25 Years Ago: My Greatest Failure

Today I found out I was promoted to professor of journalism at Auburn University.

But twenty-five years ago, in April 1992, I suffered my most humiliating and career-threatening failure. The staff I directed requested that I be removed as their supervisor.

Even worse, the request took place in a meeting with my superior. It was death by a thousand insults. A memo or a meeting without me would have sufficed, but for whatever reason they chose to outline their feelings in my presence.

I was director of public information at Azusa (Calif.) Pacific University at the time. My supervisor, Guy Adams, concurred that he was disappointed in my performance, though he was disgusted by how they had chosen to respond.

At the same time, Guy told me that it was obvious I wanted to be a college professor more than I wanted to be public information director.

He was right. I had started my master’s degree in public relations and was teaching one course a semester, and both were pleasing, stimulating distractions.

Guy helped arrange for me to teach three classes a semester at APU as an adjunct instructor, while I finished by M.A. at Cal State Fullerton. I supplemented my income by free-lance writing and even working at a summer camp.

In 1994, as I completed my degree, I was hired by Campbell University in Buies Creek, North Carolina, as an assistant professor of mass communication. “Assistant professor” — I still remember the thrill when those words were applied to me.

While at Campbell, I completed a Ph.D. in mass communication at the University of North Carolina at Chapel Hill, earning the title of “Dr.” in 1999. Again, the title brought me pride.

In 2003, my alma mater, Auburn University, called me home, as an assistant professor of journalism. In 2009, I was granted tenure and promoted to associate professor.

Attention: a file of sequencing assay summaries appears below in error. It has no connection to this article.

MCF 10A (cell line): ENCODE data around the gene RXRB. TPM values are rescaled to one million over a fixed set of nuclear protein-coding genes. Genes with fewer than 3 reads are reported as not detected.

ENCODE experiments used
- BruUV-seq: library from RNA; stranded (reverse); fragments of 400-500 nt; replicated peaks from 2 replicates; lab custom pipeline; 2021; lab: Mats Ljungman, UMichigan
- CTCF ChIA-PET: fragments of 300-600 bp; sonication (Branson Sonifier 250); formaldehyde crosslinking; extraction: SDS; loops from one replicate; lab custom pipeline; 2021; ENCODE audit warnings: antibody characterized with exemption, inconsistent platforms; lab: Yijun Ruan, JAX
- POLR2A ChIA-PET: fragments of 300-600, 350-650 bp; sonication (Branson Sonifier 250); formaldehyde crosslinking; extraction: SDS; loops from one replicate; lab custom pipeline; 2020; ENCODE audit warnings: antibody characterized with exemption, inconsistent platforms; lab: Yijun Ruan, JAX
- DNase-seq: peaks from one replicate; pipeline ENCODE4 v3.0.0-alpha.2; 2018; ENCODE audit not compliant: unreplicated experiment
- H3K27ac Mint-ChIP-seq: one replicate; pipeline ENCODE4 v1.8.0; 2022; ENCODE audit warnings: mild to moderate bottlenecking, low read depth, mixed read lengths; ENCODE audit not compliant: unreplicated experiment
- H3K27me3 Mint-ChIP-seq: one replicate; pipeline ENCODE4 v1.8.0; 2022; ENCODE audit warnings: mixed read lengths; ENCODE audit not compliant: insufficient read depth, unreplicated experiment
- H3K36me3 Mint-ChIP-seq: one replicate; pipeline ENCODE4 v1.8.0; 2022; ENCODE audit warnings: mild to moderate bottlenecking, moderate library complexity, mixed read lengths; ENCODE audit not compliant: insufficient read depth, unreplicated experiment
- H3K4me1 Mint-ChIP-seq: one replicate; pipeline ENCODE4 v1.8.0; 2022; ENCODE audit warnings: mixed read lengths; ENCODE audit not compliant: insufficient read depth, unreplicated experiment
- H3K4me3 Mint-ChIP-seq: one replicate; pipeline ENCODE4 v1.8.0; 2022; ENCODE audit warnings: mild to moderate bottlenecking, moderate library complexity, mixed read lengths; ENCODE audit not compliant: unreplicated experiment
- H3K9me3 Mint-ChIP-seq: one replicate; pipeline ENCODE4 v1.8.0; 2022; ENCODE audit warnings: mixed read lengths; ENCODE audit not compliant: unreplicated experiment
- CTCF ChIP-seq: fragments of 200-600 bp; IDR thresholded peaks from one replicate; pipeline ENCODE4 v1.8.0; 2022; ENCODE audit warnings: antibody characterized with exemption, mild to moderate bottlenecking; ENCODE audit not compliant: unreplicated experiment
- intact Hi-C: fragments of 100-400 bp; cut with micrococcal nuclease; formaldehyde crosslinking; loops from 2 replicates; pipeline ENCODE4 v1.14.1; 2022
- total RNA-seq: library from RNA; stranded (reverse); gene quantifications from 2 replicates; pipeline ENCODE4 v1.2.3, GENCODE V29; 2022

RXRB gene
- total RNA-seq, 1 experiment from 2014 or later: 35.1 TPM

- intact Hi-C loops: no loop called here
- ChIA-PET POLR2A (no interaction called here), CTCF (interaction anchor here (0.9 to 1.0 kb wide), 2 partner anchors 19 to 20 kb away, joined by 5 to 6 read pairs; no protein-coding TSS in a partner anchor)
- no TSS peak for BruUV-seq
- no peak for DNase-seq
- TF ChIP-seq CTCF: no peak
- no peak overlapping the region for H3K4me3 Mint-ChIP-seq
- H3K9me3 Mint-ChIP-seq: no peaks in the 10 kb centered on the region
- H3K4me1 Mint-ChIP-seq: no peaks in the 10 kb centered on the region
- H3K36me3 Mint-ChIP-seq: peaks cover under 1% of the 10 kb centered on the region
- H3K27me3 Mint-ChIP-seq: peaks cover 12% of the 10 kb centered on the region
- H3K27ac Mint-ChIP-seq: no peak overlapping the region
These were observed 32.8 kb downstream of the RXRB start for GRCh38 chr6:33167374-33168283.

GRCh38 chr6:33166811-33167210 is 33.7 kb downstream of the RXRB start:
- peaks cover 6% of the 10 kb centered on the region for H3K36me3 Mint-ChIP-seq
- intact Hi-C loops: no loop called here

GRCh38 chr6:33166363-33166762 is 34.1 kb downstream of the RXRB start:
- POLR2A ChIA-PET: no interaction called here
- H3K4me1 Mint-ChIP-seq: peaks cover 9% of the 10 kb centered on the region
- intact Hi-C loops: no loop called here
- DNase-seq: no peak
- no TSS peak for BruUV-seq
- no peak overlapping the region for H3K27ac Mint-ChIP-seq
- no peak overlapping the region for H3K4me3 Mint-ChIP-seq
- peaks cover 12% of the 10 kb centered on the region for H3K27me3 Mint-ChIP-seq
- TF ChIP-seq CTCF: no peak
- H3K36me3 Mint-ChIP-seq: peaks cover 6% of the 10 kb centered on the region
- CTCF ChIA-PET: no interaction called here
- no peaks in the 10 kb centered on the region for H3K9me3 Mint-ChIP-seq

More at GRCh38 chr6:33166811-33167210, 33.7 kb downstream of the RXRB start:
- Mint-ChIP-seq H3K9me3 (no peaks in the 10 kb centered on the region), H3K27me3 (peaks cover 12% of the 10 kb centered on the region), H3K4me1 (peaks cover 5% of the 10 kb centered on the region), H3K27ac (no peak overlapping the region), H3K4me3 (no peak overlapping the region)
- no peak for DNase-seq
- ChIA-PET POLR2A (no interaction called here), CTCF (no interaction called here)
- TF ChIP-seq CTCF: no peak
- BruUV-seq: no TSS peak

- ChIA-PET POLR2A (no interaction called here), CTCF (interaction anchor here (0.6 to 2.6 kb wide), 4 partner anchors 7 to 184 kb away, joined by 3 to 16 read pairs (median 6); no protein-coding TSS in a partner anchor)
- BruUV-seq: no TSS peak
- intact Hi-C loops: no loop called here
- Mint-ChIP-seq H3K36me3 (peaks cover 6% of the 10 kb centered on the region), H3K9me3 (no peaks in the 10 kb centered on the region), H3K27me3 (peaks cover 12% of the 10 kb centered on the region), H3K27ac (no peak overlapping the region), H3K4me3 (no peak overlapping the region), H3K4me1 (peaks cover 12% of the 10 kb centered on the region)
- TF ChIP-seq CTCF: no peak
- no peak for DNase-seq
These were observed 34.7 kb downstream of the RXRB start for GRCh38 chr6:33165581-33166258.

In 2016, supported by my school and faculty, I published my first book, Frick*: Baseball’s Third Commissioner. (Forgive the plug; you can check it out here.)

Then, on Feb. 15, 2017, I received a letter from Auburn President Dr. Jay Gogue, informing me that on the recommendation of the faculty and his approval, I was promoted to full professor, the highest faculty rank.

Shortly before the promotion process ended, I read an excerpt by J.K. Rowling, where she described the failure she experienced before writing the Harry Potter series. Speaking at Harvard’s 2008 Commencement, she concluded:

“So why do I talk about the benefits of failure? Simply because failure meant a stripping away of the inessential. I stopped pretending to myself that I was anything other than what I was, and began to direct all my energy into finishing the only work that mattered to me. Had I really succeeded at anything else, I might never have found the determination to succeed in the one arena I believed I truly belonged. I was set free, because my greatest fear had been realised, and I was still alive, and I still had a daughter whom I adored, and I had an old typewriter and a big idea. And so rock bottom became the solid foundation on which I rebuilt my life.

“The knowledge that you have emerged wiser and stronger from setbacks means that you are, ever after, secure in your ability to survive. You will never truly know yourself, or the strength of your relationships, until both have been tested by adversity. Such knowledge is a true gift, for all that it is painfully won, and it has been worth more than any qualification I ever earned.”

I can’t add much to that, but I can tell you that J.K. Rowling’s encouraging speech (text is here) encouraged me, as I awaited a final decision. We don’t get many tries at a path like this, but somehow, after that soul-crushing setback, I had traversed 25 years, directed and empowered by my Christian faith, to get to this point.

For 14 years and counting, I have had the privilege of teaching at the place where I became “me,” where I grew the most — intellectually, spiritually, and emotionally. I can strive to be to students what Auburn faculty were to me.

The promotion encouraged me to focus not only on the moments of success, but on the moment of failure that started me here. April 1992 will always be a part of my life; but February 2017 will never be taken from me.